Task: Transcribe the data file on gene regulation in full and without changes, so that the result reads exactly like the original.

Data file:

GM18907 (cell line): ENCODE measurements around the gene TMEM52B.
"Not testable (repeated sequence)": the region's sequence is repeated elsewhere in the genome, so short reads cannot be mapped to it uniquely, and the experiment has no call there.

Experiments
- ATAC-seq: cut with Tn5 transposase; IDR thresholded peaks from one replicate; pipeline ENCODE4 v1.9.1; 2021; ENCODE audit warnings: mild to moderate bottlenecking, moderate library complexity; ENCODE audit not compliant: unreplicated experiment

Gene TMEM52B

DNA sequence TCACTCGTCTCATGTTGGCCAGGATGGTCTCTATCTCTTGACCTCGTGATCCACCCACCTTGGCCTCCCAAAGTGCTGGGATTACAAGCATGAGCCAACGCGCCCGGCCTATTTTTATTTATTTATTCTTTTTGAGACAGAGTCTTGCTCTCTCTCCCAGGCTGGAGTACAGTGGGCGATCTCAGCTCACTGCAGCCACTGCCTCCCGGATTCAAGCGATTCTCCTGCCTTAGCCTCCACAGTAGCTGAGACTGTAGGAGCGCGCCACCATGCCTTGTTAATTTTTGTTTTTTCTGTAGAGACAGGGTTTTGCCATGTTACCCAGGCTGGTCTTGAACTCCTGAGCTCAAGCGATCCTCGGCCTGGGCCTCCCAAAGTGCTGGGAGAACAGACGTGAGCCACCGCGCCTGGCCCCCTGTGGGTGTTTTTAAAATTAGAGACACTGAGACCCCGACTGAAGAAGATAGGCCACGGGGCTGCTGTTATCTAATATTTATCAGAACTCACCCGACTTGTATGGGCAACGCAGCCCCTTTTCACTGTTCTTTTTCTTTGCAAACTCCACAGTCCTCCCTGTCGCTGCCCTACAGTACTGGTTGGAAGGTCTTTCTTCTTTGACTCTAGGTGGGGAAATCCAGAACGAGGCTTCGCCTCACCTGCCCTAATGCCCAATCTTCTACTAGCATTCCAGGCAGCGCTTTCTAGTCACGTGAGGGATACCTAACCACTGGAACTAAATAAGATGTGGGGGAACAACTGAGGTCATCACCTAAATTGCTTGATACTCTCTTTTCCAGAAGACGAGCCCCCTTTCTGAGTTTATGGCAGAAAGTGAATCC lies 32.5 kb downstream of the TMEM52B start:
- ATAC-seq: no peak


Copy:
GM18907 (cell line): ENCODE measurements around the gene TMEM52B.
"Not testable (repeated sequence)": the region's sequence is repeated elsewhere in the genome, so short reads cannot be mapped to it uniquely, and the experiment has no call there.

Experiments
- ATAC-seq: cut with Tn5 transposase; IDR thresholded peaks from one replicate; pipeline ENCODE4 v1.9.1; 2021; ENCODE audit warnings: mild to moderate bottlenecking, moderate library complexity; ENCODE audit not compliant: unreplicated experiment

Gene TMEM52B

DNA sequence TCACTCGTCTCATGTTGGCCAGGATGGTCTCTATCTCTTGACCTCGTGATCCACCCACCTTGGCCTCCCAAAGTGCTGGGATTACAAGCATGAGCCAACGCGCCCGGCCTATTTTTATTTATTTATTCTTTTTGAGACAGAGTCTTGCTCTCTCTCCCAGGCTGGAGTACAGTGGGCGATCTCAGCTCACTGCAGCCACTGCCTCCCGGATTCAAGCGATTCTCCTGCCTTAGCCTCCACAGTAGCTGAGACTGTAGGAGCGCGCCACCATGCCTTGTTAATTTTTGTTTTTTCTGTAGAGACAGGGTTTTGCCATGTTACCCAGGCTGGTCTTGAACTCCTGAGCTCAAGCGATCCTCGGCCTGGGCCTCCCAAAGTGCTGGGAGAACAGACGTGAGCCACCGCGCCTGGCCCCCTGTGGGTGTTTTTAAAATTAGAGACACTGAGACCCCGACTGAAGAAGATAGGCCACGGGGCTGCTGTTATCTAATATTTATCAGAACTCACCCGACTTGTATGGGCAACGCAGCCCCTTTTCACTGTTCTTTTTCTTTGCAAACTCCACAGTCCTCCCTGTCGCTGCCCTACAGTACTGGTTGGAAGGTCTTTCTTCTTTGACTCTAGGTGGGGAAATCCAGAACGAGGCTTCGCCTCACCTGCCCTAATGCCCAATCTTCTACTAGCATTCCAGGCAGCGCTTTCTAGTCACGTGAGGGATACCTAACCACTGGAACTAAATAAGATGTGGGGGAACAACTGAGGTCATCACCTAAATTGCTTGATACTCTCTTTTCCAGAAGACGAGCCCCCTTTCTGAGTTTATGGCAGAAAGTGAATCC lies 32.5 kb downstream of the TMEM52B start:
- ATAC-seq: no peak